The Edge of Normal
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The Edge of Normal

4.5 26
by Carla Norton, Christina Delaine

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''Norton has given us living, breathing characters that we know and understand . . . and who inhabit our imaginations after we've finished this book." —Jeffery Deaver
In many ways, Reeve LeClaire looks like a typical twenty-two year old girl. She's finally landed her own apartment, she waitresses to pay the bills, and she wishes she wasn't so nervous


''Norton has given us living, breathing characters that we know and understand . . . and who inhabit our imaginations after we've finished this book." —Jeffery Deaver
In many ways, Reeve LeClaire looks like a typical twenty-two year old girl. She's finally landed her own apartment, she waitresses to pay the bills, and she wishes she wasn't so nervous around new people. She thinks of herself as agile, not skittish. As serious, not grim. But Reeve is anything but normal.

Ten years ago, she was kidnapped and held captive. After a lucky escape, she's spent the last six years trying to rebuild her life, a recovery thanks in large part to her indispensable therapist Dr. Ezra Lerner. But when he asks her to help another girl rescued from a similar situation, Reeve realizes she may not simply need to mentor this young victim—she may be the only one who can protect her from a cunning predator who is still out there, watching every move.

From the author of the #1 non-fiction bestseller Perfect Victim: The True Story of the Girl in the Box comes a novel that draws you into a chilling and engrossing world. With powerfully gripping characters and an ending that is a masterpiece of deception, Carla Norton's The Edge of Normal is a stunning debut thriller.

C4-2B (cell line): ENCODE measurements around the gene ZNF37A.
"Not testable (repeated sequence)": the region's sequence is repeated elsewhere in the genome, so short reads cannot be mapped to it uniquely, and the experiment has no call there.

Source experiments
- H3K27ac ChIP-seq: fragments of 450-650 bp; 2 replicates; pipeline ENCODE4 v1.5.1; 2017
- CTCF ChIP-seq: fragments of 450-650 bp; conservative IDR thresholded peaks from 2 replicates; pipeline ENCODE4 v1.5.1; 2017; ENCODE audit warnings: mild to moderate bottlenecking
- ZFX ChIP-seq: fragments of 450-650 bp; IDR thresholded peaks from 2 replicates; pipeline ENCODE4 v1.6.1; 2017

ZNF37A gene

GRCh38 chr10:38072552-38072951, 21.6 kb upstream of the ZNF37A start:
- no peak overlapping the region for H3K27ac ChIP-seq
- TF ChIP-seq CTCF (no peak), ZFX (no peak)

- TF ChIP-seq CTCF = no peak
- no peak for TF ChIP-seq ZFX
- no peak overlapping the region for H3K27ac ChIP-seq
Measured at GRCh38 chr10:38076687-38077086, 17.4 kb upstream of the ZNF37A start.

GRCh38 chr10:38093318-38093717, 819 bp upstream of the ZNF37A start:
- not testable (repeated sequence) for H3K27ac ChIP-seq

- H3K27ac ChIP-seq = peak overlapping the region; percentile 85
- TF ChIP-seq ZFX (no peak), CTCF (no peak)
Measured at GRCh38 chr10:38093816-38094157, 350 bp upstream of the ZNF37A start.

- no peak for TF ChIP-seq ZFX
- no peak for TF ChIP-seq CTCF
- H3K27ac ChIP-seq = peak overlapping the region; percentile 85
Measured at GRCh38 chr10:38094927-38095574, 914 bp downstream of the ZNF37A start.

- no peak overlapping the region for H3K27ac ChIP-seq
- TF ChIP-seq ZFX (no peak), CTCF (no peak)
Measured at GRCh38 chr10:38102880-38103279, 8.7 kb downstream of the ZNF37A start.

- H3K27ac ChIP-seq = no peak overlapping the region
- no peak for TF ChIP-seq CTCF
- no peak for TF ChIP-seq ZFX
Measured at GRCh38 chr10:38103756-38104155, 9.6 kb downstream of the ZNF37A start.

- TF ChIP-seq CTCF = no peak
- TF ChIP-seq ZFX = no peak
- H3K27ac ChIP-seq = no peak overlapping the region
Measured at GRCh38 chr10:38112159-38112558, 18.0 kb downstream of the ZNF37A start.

Editorial Reviews

Publishers Weekly
True crime writer Norton (Perfect Victim) makes her first foray into fiction with a compelling—and timely—story about a woman kidnapped when she was 12 and held for four years. Now 22 and living in San Francisco, Reeve LeClaire depends on strict routines and sessions with compassionate therapist Ezra Lerner, an authority on “captivity syndrome.” Now Dr. Lerner needs Reeve’s help in treating Tilly Cavanaugh, a 13-year-old found a year after her kidnapping in Jefferson City, Calif. Reeve, a self-educated expert on longtime captivity, knows exactly how Tilly feels. But Reeve’s kidnapper was caught. Tilly’s abductor is not only still at large but also connected to the Jefferson City police. Norton skillfully keeps the suspense taut with myriad surprises while giving a tender look at victims whose ordeals are rehashed by lawyers, the media, and pop psychologists. Reeve’s realistic maturation into a woman who refuses to remain a victim adds to the intriguing story. 100,000-copy first printing. Agent, Liza Dawson, Liza Dawson Associates. (Sept.)
From the Publisher

“With crisp prose, deep insight, and a gift for pacing, Carla Norton has brought all her authority and talents to bear in The Edge of Normal. It's a thrilling read that will stay with you long after you turn the last page.” —Lisa Unger

“A heart-pounding thrill ride that had me holding my breath to the very end. With a compelling, tough-as-nails heroine and a truly terrifying villain, this is a book you won't soon forget.” —Chevy Stevens

“True-crime author Norton delivers an impressive mystery debut with a subject that leaps from the headlines…Norton has created a page-turner with well-developed characters, a truly horrible villain, and the psychological depth of Jonathan Kellerman at his best.” —Booklist (starred review)

“Norton has written a nail-biter, but it's Reeve's complicated courage that lingers.” —People

“Carla Norton's debut is a fast-paced novel of psychological suspense. The Edge of Normal is a perfect blend of literary style, psychological insight, and edge-of- the-seat thriller.” —Jeffery Deaver

“True crime writer Norton (Perfect Victim) makes her first foray into fiction with a compelling--and timely--story about a woman kidnapped when she was 12 and held for four years…Norton skillfully keeps the suspense taut with myriad surprises while giving a tender look at victims whose ordeals are rehashed by lawyers, the media, and pop psychologists…[An] intriguing story.” —Publishers Weekly (starred review)

“Norton's deep background in true crime coverage…informs her fiction. The revolving points of view she uses keep the plot steadily building to the kind of page-turning suspense that makes a true thriller.” —New York Journal of Books